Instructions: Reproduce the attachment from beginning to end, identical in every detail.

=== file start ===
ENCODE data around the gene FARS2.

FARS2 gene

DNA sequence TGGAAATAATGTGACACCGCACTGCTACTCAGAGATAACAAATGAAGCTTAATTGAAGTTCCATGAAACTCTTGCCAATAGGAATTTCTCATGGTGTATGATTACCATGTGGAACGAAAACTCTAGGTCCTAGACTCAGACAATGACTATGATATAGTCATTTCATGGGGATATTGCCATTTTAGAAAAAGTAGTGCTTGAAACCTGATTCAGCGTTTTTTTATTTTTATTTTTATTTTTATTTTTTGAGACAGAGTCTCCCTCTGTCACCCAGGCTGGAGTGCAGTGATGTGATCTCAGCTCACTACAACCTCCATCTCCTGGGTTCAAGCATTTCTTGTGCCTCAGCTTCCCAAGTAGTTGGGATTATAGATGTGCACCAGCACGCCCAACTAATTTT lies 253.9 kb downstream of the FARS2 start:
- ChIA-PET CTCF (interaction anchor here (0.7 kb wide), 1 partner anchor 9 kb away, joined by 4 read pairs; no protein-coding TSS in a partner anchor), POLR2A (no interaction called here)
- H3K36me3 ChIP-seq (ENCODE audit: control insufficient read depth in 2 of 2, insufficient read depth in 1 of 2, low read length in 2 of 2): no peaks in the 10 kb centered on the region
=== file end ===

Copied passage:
ENCODE data around the gene FARS2.

FARS2 gene

DNA sequence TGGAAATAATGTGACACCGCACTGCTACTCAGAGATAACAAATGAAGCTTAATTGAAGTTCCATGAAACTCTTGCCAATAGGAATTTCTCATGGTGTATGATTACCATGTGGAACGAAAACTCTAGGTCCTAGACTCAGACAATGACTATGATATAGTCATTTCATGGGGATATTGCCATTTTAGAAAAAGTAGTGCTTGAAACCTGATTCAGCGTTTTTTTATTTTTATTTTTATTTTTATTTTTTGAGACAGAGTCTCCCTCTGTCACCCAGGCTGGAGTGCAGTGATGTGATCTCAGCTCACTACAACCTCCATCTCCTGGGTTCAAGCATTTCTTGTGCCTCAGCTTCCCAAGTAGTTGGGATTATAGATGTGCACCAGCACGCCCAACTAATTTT lies 253.9 kb downstream of the FARS2 start:
- ChIA-PET CTCF (interaction anchor here (0.7 kb wide), 1 partner anchor 9 kb away, joined by 4 read pairs; no protein-coding TSS in a partner anchor), POLR2A (no interaction called here)
- H3K36me3 ChIP-seq (ENCODE audit: control insufficient read depth in 2 of 2, insufficient read depth in 1 of 2, low read length in 2 of 2): no peaks in the 10 kb centered on the region